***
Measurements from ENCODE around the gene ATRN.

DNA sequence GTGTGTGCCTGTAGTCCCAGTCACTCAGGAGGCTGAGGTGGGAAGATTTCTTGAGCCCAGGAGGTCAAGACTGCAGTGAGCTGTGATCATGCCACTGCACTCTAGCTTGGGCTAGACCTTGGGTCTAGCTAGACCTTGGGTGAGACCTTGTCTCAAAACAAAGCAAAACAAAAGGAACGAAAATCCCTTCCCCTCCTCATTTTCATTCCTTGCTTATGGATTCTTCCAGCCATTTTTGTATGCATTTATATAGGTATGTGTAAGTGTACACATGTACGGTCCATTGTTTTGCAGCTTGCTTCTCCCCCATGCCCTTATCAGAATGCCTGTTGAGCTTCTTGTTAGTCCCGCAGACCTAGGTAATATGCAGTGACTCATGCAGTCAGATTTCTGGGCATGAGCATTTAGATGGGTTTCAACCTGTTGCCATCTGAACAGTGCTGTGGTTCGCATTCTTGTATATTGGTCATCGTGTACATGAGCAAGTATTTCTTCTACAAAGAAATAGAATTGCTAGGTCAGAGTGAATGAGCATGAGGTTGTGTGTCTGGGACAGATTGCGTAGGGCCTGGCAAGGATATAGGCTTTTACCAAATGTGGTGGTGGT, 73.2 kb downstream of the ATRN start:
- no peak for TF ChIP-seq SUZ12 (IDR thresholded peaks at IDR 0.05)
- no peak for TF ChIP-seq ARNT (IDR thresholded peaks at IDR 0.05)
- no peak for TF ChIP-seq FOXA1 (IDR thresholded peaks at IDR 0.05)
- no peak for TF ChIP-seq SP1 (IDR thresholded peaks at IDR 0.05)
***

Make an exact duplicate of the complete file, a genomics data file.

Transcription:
Measurements from ENCODE around the gene ATRN.

DNA sequence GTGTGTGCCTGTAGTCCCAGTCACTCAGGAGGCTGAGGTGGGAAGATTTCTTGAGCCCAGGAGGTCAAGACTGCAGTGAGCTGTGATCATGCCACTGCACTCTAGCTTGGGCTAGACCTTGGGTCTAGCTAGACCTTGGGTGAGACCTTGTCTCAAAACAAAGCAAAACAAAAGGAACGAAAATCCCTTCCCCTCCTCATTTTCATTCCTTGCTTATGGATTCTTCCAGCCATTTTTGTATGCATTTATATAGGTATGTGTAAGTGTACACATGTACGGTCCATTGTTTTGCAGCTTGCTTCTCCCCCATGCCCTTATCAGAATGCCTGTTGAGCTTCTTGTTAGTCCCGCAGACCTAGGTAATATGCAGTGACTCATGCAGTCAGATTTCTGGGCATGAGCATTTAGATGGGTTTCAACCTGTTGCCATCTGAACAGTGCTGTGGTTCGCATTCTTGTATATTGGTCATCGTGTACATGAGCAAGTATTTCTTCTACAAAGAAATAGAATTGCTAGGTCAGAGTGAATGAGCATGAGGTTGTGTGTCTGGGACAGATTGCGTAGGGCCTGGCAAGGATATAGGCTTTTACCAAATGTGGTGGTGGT, 73.2 kb downstream of the ATRN start:
- no peak for TF ChIP-seq SUZ12 (IDR thresholded peaks at IDR 0.05)
- no peak for TF ChIP-seq ARNT (IDR thresholded peaks at IDR 0.05)
- no peak for TF ChIP-seq FOXA1 (IDR thresholded peaks at IDR 0.05)
- no peak for TF ChIP-seq SP1 (IDR thresholded peaks at IDR 0.05)